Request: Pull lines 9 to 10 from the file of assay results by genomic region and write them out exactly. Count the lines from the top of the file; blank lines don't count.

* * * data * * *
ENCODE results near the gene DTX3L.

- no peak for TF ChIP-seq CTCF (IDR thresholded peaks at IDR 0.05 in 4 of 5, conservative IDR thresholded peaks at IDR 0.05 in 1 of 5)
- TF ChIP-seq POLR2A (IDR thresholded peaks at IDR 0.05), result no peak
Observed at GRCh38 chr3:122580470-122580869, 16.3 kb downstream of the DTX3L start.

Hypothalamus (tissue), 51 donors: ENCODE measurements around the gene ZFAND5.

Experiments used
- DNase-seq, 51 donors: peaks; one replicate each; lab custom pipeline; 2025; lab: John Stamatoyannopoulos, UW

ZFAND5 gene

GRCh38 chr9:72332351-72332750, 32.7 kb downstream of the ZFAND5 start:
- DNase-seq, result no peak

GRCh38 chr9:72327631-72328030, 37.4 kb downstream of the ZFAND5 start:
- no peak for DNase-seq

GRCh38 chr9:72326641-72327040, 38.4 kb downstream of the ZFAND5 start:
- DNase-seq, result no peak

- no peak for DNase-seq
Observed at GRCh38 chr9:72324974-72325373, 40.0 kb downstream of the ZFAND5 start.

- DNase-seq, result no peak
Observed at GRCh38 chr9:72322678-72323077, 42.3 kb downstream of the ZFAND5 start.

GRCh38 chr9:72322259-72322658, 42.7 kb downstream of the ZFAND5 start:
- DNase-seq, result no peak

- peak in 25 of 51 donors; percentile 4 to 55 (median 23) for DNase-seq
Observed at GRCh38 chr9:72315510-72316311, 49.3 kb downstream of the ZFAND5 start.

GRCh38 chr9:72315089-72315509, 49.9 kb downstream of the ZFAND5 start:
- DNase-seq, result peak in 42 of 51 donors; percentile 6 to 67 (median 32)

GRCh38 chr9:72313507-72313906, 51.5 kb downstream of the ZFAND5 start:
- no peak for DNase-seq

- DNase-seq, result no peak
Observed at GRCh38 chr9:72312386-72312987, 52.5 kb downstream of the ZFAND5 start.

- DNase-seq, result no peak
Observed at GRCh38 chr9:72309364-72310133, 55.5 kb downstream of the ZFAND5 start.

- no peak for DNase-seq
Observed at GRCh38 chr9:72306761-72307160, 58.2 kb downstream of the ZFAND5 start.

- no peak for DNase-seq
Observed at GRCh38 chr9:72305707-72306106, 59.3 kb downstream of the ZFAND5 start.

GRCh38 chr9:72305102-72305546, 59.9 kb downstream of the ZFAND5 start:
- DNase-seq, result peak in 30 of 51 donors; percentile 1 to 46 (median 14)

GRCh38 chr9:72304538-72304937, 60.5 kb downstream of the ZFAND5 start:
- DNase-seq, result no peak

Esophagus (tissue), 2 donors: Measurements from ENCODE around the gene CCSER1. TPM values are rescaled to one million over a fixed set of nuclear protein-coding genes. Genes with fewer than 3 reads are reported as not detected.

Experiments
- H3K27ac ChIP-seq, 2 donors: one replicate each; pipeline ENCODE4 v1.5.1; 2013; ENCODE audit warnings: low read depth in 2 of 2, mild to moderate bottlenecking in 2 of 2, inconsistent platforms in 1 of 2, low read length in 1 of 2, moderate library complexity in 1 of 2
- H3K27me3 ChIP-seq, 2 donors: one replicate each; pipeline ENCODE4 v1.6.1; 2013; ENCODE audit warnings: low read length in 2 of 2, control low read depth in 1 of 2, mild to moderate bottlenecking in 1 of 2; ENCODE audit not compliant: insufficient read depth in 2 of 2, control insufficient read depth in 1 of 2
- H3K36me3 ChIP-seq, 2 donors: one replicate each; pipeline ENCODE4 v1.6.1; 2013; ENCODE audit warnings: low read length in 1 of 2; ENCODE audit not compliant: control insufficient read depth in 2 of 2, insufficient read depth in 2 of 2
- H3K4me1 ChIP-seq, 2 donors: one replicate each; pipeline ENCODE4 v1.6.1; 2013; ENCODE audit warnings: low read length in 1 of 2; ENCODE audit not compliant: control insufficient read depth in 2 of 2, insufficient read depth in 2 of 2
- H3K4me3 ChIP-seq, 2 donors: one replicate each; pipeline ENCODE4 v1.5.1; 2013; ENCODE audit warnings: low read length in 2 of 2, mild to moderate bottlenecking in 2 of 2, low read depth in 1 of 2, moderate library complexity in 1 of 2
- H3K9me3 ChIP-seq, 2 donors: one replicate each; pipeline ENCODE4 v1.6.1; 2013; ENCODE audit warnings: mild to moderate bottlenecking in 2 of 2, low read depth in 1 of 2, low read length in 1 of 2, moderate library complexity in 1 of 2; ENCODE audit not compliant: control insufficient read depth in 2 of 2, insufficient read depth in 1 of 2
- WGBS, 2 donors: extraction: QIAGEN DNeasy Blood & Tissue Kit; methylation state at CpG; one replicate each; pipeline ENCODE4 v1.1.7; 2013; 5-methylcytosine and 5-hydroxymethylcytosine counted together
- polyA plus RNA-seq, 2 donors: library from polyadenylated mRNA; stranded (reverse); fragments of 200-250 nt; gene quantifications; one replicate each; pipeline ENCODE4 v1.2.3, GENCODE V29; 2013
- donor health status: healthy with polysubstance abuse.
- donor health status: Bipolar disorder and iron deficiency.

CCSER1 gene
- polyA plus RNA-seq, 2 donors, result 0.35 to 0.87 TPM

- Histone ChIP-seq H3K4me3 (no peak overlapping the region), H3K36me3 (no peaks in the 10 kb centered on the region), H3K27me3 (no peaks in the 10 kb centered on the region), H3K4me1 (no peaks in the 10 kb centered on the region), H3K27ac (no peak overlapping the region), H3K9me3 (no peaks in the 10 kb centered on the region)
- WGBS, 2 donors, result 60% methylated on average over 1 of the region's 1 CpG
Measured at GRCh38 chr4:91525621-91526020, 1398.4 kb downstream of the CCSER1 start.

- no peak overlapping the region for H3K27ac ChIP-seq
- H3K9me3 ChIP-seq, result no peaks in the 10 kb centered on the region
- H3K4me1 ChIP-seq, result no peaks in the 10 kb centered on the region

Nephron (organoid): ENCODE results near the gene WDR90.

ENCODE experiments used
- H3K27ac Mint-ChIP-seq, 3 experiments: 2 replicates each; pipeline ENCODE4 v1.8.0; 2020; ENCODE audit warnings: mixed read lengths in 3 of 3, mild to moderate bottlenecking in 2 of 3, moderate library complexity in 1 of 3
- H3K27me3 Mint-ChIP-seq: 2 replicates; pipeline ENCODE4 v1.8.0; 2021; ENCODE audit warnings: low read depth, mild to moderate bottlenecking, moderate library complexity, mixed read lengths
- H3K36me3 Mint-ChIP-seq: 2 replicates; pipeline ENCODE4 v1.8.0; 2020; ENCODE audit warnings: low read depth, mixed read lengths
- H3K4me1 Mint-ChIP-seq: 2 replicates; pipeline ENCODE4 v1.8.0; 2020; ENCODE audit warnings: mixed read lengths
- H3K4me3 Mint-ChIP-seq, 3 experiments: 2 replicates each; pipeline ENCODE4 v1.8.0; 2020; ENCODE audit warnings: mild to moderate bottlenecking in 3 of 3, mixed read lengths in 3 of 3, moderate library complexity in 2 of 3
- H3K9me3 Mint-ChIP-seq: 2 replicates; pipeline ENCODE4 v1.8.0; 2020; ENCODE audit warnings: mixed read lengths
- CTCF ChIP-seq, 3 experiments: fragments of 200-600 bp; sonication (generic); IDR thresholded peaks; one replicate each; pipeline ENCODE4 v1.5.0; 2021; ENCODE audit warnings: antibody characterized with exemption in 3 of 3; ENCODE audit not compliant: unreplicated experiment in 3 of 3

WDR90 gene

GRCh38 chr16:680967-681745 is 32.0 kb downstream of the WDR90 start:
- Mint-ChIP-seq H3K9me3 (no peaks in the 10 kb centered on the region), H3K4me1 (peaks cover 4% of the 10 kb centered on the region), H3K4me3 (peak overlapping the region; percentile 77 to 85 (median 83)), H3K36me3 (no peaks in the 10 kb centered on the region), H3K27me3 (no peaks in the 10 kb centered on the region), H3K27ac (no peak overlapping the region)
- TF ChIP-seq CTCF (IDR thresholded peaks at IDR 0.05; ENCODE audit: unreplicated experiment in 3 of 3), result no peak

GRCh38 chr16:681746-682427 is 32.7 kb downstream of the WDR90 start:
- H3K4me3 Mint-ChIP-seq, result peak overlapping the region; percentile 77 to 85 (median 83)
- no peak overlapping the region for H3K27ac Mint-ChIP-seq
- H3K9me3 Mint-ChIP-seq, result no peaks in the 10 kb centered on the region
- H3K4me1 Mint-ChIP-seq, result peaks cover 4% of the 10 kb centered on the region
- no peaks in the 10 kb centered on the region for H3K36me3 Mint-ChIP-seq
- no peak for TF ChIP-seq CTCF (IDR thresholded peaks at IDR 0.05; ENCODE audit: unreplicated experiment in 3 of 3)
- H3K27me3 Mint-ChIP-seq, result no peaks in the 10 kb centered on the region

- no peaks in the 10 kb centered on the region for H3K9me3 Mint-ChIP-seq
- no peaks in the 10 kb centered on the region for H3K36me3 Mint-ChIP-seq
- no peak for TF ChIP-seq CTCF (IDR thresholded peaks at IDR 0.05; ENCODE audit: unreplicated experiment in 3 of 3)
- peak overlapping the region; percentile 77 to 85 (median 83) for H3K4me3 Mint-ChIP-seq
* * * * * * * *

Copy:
GRCh38 chr9:72332351-72332750, 32.7 kb downstream of the ZFAND5 start:
- DNase-seq, result no peak